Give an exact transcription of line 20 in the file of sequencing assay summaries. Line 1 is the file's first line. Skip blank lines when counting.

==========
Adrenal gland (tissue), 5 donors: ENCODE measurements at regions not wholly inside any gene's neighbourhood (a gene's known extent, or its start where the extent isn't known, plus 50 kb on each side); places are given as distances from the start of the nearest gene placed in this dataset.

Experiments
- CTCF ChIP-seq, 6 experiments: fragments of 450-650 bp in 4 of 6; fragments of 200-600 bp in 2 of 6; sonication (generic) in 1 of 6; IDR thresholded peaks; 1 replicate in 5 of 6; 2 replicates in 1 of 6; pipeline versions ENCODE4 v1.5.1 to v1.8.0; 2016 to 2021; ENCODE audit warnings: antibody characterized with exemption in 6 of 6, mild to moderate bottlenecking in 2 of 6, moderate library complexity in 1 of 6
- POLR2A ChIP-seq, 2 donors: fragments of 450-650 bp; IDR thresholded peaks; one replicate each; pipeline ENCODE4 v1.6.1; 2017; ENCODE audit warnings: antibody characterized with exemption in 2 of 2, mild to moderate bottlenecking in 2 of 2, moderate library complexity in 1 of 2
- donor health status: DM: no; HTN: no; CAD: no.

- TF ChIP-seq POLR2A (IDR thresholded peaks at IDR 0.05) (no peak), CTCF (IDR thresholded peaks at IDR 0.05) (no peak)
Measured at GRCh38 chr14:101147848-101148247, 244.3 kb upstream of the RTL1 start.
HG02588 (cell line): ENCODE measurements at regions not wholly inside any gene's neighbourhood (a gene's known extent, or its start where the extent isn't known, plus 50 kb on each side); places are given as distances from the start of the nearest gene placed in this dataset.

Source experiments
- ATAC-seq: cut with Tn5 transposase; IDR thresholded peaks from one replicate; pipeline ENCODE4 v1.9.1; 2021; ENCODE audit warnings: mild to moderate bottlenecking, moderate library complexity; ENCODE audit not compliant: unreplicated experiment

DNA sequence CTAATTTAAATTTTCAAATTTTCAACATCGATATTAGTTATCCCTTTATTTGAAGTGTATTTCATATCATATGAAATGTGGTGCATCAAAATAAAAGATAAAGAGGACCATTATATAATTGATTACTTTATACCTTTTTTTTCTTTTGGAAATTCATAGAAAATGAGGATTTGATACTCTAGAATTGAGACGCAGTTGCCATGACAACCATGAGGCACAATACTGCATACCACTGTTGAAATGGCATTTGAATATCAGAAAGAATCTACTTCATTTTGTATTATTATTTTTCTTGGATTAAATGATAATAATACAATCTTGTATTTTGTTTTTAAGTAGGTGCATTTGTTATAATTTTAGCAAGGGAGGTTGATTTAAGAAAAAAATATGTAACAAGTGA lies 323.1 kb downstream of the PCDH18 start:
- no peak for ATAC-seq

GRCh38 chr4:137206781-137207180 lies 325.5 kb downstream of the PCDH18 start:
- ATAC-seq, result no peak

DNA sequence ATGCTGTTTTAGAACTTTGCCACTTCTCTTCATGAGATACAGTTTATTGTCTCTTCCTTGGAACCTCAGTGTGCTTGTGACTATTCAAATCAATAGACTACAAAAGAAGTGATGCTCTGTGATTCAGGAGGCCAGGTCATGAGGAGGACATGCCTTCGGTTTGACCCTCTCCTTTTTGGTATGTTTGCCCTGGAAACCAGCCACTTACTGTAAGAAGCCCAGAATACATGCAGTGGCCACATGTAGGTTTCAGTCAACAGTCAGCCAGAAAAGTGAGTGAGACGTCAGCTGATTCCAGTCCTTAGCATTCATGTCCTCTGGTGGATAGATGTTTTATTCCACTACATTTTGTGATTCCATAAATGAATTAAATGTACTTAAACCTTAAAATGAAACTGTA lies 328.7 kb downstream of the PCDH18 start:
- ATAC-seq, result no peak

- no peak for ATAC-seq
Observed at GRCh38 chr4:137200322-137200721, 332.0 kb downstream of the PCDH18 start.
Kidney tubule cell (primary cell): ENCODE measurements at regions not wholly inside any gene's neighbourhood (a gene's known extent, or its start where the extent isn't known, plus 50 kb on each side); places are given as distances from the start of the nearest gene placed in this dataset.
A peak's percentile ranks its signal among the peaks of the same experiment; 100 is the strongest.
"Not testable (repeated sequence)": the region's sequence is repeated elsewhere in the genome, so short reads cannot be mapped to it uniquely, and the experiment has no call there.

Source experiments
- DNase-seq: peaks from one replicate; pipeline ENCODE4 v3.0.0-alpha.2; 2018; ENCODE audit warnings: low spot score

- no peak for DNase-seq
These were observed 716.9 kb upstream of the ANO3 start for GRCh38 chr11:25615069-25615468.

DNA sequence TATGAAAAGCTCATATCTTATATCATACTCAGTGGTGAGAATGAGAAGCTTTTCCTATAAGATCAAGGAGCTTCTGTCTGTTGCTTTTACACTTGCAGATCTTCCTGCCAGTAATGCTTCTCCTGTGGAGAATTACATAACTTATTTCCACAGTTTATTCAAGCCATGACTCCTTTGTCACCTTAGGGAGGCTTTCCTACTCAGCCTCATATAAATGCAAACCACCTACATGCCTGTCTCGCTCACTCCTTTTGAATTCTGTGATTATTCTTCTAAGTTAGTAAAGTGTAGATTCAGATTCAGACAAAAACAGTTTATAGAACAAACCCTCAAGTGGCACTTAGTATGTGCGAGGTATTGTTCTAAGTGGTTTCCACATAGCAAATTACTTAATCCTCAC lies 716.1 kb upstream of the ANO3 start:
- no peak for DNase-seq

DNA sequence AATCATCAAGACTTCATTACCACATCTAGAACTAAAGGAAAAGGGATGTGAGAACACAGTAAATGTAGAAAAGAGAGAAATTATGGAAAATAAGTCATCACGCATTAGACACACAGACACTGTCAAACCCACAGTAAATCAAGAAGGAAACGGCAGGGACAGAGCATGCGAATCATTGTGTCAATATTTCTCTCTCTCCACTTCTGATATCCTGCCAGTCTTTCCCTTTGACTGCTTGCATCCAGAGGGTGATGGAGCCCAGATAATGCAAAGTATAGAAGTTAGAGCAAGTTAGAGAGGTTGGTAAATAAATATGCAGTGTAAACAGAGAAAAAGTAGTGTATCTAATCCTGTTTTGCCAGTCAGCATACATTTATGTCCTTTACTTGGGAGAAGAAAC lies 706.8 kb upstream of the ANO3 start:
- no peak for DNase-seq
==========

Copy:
A peak's percentile ranks its signal among the peaks of the same experiment; 100 is the strongest.